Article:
Friday, December 02, 2016

In late 2015, Mitch hit a new low. On this night, he came home late from being out with his friends after a stressful workday. His wife, Sarah, who was three months pregnant, asked why he hadn’t come home earlier. She threatened to leave him. An argument ensued, and Mitch shoved her to the ground.


On the night Mitch threw Sarah to the ground, the police showed up, arresting Mitch for domestic abuse. And Sarah packed her bags, moving out of state to be closer to her family for the rest of the pregnancy. Mitch was facing jail time and on the verge of losing the woman he loved just months before he would become a father. Then his defense attorney threw him a lifeline.


“He asked me if I thought I was abusive and if I wanted to get help,” says Mitch. “I told him I did. He said he knew the perfect guy and referred me to Darald.”


Darald Hanusa runs the Alternatives & Treatment for Abusive Men (or ATAM), developed at the Midwest Domestic Violence Resource Center. In just a few weeks, Mitch will have completed the yearlong batterers treatment program.

Read the full story from the Isthmus

Friday, December 02, 2016

Intimate partner violence will affect one in five undergraduate relationships at the University of Wisconsin.


According to a 2015 Association of American Colleges and Universities survey, more than 20 percent of UW undergraduate students reported they had been in a violent relationship since entering college. Of the students who reported, 30 percent did not tell any one about it.


Darald Hanusa, a UW School of Social Work senior lecturer and founder of Alternatives and Treatment for Abusive Men, said intimate partner violence, which is defined as a violent relationship between two people and does not require the two to be in a shared living situation, relies on power and control. Emotional abuse, manipulation, name calling, sarcastic comments, the silent treatment, threats and physical abuse all serve as tactics for the perpetrator to maintain control over the victim.


Read the full article at the Badger Herald

Monday, November 28, 2016

By AnnaKathryn Kruger


Reliable access to social services is highly contingent on how easily individuals seeking help can obtain accurate and up-to-date information about community programming. HealthConnect, a startup based in Dane County, WI, has developed a community asset database that offers a comprehensive list of public resources to medical practitioners and healthcare professionals, to help them better identify the care options available to underinsured and low-income patients.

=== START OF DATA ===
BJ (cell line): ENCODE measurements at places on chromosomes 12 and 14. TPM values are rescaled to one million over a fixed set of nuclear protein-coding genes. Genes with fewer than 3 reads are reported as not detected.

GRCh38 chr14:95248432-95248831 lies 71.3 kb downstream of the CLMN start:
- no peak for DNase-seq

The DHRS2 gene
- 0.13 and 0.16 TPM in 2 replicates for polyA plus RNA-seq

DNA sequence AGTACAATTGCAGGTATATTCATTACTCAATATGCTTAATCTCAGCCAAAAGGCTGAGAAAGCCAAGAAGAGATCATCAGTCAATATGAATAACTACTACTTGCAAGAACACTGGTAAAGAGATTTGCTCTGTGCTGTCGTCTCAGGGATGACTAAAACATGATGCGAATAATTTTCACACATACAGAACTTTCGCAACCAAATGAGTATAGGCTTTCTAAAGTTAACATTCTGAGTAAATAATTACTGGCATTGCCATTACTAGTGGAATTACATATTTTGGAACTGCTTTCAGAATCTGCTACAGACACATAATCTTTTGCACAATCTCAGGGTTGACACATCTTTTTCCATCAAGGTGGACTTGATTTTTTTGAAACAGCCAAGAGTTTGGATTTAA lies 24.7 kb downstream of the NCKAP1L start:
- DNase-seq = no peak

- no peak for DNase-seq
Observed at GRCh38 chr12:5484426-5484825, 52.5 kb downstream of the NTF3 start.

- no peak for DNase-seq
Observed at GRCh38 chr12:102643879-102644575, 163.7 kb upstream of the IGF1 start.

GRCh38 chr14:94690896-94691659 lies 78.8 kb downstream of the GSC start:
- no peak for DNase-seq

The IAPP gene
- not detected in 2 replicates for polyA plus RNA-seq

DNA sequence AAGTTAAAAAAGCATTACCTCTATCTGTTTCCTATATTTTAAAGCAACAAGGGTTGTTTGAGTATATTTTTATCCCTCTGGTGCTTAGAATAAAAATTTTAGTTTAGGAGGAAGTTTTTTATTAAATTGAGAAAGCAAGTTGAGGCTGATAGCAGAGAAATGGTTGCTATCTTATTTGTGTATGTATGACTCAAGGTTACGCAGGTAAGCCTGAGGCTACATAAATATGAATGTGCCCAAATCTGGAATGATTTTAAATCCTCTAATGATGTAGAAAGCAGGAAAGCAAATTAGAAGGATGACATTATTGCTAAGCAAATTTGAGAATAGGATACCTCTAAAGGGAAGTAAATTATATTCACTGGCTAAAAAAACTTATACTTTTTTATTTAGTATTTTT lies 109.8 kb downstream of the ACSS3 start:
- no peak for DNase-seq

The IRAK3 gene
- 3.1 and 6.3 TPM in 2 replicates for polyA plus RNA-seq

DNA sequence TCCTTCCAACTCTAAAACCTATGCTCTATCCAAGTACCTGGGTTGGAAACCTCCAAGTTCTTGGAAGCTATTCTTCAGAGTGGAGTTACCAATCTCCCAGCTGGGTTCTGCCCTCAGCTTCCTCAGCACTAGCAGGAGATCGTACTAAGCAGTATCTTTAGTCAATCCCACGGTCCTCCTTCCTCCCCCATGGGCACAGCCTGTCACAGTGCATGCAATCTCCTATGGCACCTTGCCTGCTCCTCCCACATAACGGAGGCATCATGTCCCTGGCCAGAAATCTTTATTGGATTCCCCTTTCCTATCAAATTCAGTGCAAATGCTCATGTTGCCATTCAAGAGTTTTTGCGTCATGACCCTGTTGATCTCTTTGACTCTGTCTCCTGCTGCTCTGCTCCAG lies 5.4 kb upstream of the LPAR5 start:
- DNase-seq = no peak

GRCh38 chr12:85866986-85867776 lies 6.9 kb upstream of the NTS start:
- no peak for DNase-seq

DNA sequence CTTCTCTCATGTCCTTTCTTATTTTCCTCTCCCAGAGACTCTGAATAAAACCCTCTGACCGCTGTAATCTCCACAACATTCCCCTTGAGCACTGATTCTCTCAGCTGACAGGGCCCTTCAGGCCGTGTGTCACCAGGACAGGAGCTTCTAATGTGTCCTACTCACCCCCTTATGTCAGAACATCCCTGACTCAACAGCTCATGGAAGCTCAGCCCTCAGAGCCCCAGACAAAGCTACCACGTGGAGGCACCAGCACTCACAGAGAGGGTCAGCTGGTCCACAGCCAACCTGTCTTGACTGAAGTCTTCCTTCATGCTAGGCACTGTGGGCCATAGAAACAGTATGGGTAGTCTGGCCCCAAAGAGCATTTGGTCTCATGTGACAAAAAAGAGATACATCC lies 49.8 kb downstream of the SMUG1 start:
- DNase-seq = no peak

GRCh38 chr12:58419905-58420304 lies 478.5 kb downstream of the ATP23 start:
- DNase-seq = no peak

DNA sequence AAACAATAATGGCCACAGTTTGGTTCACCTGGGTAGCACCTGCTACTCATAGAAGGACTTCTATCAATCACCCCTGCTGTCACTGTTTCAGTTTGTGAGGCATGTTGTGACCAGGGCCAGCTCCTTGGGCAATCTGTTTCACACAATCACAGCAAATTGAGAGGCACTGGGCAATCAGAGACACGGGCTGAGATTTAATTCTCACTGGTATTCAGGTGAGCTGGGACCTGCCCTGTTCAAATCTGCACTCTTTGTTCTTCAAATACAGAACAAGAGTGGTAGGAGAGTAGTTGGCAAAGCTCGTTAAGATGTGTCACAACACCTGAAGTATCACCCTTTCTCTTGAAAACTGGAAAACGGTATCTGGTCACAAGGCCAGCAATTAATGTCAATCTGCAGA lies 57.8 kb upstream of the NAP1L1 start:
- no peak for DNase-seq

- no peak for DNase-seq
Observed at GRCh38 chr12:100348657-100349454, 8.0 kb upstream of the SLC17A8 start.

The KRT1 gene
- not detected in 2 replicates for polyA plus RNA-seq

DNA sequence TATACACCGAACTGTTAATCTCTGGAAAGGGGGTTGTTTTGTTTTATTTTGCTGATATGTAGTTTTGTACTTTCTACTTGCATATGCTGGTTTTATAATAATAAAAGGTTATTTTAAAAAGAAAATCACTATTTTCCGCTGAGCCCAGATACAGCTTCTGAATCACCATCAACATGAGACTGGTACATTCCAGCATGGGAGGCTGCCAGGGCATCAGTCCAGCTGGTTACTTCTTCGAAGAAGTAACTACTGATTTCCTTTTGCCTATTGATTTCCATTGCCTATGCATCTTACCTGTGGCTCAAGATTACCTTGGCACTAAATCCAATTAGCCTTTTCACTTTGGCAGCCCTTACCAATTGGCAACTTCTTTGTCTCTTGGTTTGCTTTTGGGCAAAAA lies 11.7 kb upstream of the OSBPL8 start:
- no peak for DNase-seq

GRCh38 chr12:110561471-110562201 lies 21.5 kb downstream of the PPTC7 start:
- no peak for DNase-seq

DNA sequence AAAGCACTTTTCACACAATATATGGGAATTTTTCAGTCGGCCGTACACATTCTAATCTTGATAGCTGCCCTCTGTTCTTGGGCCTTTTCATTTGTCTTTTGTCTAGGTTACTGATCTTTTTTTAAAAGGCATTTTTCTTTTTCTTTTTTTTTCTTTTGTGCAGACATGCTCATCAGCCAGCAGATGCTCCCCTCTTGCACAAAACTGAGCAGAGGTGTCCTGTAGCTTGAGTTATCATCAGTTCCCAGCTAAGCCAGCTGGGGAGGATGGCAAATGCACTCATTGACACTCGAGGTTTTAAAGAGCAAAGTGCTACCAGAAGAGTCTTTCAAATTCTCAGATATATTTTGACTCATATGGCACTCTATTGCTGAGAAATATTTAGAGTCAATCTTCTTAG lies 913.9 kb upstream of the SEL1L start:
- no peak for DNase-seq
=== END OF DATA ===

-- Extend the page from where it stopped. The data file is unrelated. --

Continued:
“Our formal mission is to create meaningful connections between people and the services that they need in our community every day,” says Kevin Dwyer, President and CEO of HealthConnect. The program is intended to act as a national...

Monday, November 14, 2016

The UW-Madison School of Social Work is committed to diversity and inclusion so that our students, staff, and faculty develop their own potential as well as the knowledge, experience, and cultural humility necessary to address the complex needs of the individuals, families, and communities we work with and serve.


Diversity means having voices at the table that represent many different experiences – voices whose experiences and opinions vary by dimensions such as age, gender identity and expression, sexual orientation, race, ethnicity, class, physical ability, nationality, immigration status, marital status, political ideology, religion/spirituality, tribal sovereign status, and the complex intersection of these and other dimensions. Having an inclusive environment is also necessary to promote the sharing of ideas and viewpoints among a diverse group. Inclusion means creating an environment where all members of our school community feel welcome, respected, and supported in sharing and reflecting upon their diverse perspectives and talents....

Thursday, November 10, 2016

In her job as the Madison School District’s LGBTQ+ social worker, Sherie Hohs (pronounced “Sh-REE HAAS”) helps teachers, staff, parents and students prevent bullying that is based on bias.


Hohs, 39, conducts training for school staff and support groups for parents, but a big part of her job is staying in contact with student activists who are vigorous in pressing for curriculum that includes everyone.


Read the article from the Wisconsin State Journal

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